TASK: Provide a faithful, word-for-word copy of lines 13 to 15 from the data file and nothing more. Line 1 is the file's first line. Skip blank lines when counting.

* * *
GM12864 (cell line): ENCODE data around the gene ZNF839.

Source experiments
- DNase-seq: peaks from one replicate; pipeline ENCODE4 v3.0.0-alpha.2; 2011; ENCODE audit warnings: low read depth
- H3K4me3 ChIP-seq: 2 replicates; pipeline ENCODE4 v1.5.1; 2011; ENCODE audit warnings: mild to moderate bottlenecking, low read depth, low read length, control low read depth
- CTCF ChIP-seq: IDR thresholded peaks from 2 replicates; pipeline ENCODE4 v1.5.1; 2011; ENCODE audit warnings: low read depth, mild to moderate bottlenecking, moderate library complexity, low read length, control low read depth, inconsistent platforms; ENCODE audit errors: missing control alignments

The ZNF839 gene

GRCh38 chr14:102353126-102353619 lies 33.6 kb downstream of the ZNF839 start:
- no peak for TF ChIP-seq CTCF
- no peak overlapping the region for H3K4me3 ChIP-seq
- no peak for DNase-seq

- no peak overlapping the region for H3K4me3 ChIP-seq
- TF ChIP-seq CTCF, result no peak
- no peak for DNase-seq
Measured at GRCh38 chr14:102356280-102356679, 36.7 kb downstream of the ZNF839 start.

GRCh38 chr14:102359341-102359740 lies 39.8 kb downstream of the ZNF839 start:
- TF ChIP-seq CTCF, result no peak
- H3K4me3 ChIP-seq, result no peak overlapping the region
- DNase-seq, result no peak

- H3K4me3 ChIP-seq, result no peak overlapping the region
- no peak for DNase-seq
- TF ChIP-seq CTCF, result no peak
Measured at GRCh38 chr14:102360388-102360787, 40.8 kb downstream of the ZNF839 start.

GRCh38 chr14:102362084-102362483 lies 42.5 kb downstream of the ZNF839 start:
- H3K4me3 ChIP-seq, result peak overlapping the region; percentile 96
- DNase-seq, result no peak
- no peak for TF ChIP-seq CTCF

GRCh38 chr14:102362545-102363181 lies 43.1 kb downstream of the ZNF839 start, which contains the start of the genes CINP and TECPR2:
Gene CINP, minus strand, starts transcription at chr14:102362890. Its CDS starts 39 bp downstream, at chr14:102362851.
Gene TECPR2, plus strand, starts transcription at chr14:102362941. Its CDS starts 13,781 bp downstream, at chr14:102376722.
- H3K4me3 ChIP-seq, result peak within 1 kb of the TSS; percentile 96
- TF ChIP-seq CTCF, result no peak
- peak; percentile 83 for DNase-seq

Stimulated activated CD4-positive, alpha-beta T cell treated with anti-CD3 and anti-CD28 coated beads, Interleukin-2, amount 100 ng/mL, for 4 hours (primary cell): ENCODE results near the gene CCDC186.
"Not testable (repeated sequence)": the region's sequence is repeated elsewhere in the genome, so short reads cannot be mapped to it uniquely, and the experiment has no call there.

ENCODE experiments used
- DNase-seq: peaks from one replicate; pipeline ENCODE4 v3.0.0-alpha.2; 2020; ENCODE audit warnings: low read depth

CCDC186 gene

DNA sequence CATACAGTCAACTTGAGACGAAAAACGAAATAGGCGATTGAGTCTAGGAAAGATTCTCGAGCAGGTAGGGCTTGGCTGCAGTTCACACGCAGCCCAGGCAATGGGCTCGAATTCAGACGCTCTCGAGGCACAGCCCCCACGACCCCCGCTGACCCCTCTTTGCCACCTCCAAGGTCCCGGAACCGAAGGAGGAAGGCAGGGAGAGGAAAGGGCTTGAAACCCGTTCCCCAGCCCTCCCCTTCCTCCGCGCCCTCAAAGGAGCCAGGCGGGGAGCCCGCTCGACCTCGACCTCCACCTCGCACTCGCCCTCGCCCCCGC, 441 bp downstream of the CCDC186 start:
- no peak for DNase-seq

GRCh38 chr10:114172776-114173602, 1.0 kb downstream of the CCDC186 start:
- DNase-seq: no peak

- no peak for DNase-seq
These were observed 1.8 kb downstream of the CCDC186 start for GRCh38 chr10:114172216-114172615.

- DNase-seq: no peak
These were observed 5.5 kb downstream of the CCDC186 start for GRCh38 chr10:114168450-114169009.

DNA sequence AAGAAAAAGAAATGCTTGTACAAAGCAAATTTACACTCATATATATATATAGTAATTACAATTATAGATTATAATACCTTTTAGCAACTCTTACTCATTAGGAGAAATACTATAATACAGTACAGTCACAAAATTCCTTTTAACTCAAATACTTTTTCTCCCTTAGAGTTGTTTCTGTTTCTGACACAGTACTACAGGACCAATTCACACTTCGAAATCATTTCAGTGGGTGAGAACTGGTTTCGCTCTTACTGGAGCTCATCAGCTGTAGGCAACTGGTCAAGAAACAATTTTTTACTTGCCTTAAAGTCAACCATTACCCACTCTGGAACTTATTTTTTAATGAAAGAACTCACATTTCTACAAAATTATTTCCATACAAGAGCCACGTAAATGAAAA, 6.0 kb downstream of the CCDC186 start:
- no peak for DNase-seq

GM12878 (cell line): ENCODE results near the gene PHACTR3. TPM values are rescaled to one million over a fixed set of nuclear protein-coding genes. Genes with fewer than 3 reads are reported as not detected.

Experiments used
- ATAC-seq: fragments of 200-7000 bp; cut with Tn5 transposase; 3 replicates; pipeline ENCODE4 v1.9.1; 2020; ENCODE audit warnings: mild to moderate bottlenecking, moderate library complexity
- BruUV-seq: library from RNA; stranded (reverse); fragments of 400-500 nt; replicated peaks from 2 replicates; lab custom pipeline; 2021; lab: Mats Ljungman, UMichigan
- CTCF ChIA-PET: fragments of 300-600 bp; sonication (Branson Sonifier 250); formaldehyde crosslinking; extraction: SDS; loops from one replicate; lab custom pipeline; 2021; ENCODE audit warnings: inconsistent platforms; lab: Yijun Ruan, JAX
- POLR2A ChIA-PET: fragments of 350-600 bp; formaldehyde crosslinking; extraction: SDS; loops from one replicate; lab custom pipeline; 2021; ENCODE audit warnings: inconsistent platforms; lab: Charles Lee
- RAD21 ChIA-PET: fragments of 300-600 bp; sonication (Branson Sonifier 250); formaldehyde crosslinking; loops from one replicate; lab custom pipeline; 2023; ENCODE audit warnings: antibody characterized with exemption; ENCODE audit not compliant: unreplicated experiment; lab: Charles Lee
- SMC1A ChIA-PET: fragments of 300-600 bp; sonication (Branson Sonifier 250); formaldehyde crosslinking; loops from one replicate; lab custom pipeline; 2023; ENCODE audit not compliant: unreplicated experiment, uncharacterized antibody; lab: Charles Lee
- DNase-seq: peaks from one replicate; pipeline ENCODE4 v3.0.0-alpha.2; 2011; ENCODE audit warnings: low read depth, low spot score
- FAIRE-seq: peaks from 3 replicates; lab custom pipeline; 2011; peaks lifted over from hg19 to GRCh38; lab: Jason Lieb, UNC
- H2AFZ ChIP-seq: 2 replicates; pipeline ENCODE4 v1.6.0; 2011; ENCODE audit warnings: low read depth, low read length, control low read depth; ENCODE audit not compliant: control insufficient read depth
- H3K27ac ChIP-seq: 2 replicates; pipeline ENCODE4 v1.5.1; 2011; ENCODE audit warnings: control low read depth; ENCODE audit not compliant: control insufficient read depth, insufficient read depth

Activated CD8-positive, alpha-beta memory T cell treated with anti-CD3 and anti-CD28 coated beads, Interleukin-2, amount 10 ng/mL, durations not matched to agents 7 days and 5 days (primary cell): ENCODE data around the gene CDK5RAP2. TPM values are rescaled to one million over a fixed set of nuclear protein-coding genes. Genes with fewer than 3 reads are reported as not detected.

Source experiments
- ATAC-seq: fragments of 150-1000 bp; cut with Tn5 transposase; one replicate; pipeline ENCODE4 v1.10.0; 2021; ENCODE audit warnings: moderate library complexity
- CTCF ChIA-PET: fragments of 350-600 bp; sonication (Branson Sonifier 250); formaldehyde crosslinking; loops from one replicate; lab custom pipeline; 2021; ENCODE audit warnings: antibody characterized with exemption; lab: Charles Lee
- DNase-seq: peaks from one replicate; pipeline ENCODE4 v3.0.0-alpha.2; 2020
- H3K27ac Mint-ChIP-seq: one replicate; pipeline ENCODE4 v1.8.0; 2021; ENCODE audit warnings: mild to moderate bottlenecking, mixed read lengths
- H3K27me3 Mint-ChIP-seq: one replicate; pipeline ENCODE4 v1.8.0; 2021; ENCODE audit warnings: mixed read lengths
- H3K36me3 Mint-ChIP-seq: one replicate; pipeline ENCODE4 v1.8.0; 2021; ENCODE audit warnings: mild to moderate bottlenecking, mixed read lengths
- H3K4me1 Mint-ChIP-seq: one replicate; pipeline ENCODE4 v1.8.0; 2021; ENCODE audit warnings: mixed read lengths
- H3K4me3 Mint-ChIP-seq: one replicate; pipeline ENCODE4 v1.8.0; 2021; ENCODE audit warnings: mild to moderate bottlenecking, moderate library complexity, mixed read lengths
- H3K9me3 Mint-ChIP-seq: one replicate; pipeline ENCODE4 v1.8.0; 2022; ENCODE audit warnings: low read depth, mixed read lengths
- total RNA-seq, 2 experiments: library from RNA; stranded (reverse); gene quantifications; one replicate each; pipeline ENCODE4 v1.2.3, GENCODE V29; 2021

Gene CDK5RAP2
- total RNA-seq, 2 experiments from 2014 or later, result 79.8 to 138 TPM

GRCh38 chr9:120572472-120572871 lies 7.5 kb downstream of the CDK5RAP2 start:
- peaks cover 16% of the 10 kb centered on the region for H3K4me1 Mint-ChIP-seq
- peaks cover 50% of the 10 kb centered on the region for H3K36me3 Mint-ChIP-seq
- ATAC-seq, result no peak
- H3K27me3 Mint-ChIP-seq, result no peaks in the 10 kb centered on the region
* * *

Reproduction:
- no peak for DNase-seq
Measured at GRCh38 chr14:102356280-102356679, 36.7 kb downstream of the ZNF839 start.

GRCh38 chr14:102359341-102359740 lies 39.8 kb downstream of the ZNF839 start: